Home Politics The Good and The Bad of Jeremy Corbyn: An Election Analysis

The Good and The Bad of Jeremy Corbyn: An Election Analysis

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As expected Conservatives under populist Johnson trounced Labor under Corbyn. The conservative candidate who won even seemed a little surprised himself.

The BoJo-ites are not perfect. Brexit on road with many economical pitfalls. Scotland will most probably go its own way. Scottish Nationalist party SNP swept the election in Scotland. Will watch for moves in Northern Ireland and Welsh for separation from UK. Over the last 2 decades the demography of UK had undergone a huge change. The voting pattern of Urban centers like London and Manchester is totally different from the countryside. This dichotomy of thought and perception is not good.

Jeremy Corbyn’s ideology

Corbyn wasn’t proposing state socialism. He was planning nationalisation of key natural monopolies only – power, water, post office, transport, and broadband. In the 70’s, had a collapsing manufacturing base which governments of both stripes tried ineptly to bail out. That’s not the case at the moment.

Labour in the 90’s and early 2000s took a Keynesian approach, which notable success up until the global financial crisis. Brown should have repaid more debt during his second financially positive period, but he nonetheless  ran surpluses and reduced debt using a keynesian model. There are many things about that government’s conduct that People disagree with; involving the private sector to make things happen in a hurry meant large unnecessary costs and a lack of really solid institutions, so the tories have been able to tear it down very quickly. They should have reversed some of the tories financial market deregulation, but instead they continued on that course.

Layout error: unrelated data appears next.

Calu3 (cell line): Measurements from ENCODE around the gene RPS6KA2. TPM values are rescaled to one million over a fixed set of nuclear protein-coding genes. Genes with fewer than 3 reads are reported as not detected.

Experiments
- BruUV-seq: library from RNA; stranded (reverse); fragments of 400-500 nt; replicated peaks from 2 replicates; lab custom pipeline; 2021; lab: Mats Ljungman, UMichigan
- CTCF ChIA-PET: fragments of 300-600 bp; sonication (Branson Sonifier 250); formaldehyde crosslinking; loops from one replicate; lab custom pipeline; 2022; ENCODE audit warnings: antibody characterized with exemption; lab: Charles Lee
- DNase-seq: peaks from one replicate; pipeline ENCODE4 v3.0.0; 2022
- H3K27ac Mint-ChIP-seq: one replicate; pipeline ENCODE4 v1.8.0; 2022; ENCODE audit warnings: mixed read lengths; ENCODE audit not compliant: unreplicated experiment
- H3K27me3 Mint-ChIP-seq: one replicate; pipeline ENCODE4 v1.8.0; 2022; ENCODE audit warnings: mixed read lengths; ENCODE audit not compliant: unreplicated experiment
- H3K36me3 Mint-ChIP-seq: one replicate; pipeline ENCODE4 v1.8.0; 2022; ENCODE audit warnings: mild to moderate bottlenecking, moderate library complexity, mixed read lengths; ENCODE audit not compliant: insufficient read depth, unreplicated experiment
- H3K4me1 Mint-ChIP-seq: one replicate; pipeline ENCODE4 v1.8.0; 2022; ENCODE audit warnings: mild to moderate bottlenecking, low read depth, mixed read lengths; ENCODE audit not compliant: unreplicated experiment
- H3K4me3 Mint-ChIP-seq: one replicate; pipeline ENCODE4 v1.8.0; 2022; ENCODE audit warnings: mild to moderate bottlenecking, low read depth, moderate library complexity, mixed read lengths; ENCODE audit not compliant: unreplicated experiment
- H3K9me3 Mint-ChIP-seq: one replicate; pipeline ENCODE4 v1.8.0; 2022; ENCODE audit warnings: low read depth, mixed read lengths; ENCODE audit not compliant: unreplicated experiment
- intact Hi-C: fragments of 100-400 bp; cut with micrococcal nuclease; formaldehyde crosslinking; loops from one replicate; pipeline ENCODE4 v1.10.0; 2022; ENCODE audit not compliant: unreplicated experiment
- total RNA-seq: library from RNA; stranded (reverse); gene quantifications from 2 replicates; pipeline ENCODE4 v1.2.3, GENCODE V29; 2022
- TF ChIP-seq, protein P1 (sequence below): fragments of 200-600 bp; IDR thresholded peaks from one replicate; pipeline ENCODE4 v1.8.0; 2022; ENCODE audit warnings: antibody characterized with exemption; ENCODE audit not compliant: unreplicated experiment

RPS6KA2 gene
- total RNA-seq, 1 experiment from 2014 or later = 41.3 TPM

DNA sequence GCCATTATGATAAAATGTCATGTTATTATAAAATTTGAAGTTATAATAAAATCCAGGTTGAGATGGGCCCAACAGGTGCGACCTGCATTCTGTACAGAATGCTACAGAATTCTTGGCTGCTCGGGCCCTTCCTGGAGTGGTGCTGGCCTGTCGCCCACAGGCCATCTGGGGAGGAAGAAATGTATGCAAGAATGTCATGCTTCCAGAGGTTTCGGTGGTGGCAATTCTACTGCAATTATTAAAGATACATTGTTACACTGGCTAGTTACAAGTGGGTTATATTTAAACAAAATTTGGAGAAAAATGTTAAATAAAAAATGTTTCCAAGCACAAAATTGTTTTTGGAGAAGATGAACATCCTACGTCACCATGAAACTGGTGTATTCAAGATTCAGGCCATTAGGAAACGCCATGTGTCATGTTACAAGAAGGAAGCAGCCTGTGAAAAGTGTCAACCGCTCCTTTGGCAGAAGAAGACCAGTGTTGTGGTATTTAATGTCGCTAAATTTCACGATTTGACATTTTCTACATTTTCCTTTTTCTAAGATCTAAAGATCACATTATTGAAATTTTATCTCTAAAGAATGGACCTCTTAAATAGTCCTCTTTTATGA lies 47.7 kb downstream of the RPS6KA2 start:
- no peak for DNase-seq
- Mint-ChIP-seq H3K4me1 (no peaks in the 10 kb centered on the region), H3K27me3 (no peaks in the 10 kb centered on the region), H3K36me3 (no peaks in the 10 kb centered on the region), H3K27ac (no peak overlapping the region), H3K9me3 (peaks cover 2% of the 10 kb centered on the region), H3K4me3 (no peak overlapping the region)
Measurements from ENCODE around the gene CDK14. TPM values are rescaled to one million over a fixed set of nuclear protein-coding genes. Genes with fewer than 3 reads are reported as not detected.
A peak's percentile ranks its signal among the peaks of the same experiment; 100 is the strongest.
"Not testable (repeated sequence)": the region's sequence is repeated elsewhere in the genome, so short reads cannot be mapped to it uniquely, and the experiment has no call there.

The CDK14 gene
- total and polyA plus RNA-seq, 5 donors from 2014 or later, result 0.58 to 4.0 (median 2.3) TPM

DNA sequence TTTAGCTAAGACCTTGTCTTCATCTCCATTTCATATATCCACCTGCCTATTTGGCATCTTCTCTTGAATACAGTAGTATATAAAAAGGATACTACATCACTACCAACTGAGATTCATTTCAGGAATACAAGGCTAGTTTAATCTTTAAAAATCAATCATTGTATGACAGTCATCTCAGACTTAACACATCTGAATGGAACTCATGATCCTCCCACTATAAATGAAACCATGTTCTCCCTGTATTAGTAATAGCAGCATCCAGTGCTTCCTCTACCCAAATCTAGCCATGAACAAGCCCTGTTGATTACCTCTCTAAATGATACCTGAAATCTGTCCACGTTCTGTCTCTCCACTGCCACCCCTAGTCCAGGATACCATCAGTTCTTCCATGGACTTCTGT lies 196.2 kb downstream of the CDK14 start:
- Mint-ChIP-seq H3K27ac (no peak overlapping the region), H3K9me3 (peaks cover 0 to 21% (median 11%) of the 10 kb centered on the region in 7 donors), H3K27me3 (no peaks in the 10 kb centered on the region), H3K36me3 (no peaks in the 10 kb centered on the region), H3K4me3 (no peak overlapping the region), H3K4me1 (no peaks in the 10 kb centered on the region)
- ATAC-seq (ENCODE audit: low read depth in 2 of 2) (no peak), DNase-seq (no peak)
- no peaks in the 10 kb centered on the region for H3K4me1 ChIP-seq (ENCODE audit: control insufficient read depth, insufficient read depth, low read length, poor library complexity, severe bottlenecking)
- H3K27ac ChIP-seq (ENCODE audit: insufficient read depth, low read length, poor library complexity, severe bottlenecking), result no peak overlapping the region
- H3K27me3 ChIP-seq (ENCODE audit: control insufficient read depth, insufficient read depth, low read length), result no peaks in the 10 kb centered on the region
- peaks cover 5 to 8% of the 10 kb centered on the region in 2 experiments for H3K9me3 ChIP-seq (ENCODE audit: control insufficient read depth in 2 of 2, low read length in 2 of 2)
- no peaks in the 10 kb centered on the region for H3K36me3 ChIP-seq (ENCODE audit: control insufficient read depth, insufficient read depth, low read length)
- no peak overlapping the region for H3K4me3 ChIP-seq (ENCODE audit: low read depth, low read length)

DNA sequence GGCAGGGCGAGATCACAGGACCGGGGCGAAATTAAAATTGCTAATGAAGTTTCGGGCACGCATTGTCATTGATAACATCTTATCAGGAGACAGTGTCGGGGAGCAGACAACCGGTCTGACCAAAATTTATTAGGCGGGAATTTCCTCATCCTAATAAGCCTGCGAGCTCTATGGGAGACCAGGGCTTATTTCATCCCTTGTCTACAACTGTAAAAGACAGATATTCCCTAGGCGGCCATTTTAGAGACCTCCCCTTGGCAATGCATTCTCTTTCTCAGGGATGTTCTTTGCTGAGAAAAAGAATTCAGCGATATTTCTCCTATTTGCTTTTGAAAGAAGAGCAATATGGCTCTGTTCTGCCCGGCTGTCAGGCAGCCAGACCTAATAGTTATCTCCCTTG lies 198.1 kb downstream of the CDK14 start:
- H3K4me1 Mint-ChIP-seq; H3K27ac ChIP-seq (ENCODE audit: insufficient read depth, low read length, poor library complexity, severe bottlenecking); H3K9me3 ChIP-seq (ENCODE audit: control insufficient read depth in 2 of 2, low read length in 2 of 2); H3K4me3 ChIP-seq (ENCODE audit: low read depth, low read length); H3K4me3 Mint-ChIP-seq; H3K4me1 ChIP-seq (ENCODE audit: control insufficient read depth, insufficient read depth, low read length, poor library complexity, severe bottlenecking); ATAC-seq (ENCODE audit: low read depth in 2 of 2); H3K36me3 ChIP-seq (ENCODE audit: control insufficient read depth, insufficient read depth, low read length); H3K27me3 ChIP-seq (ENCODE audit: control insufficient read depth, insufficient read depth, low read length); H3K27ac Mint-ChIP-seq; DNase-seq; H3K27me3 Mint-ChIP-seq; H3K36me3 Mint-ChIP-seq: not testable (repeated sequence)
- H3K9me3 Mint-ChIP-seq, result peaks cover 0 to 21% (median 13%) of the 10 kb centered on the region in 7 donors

NHM is a socialist plan sucessfully implemented in UK .

Any Progressive nation with high level human development/happiness indices are socialist in nature be it Scandivian countries or Holland etc.

The global financial crisis resulted from the deregulation, not from the short term actions of any one party in any one country. Keynesian economics, on the broad pallet, works. Austerity doesn’t, at least it doesn’t work on the basis that it was presented, as a means to sort out national finances. As a narrative to remove the public services that normal people rely on while enriching the already rich, it was a great success.

The tories have been touching the NHS. It’s on its knees. The industries to be nationalised are services that every citizen requires, and they should not be generating profits. The proposed taxation is not “very high” even by current European standards. Now the NHS is partly privatised, has been horribly underfunded, and is under threat of being put up for sale. They’ve starved it so that it looks like it doesn’t work, and after Brexit, there’s every indication that it will be sold off in large part to American corporate healthcare firms.

Corbyn and nationalisation

Lots of European countries run nationalised industries with decent success. Look at what Boris was PROMISING manifesto. The removal of judicial oversight, the shackling of the Lords, severe erosion of democracy. You are guessing that a man who had worked hard his entire life as a constituency MP and peace activist is going to turn into a totalitarian when in office, and therefore someone who is promising authoritarian reforms seemed like a bad bet.

4 years ago Portugal kicked out their austerity-loving conservatives, and voted in a socialist govt who promised to end austerity (to the absolute horror of the bankers).

The result? The fastest economic growth this century, above the EU average for 8 straight quarters. Unemployment has halved. The place is alive with concerts and art that was nowhere to be seen 10 years ago. They’re raising the minimum wage in January.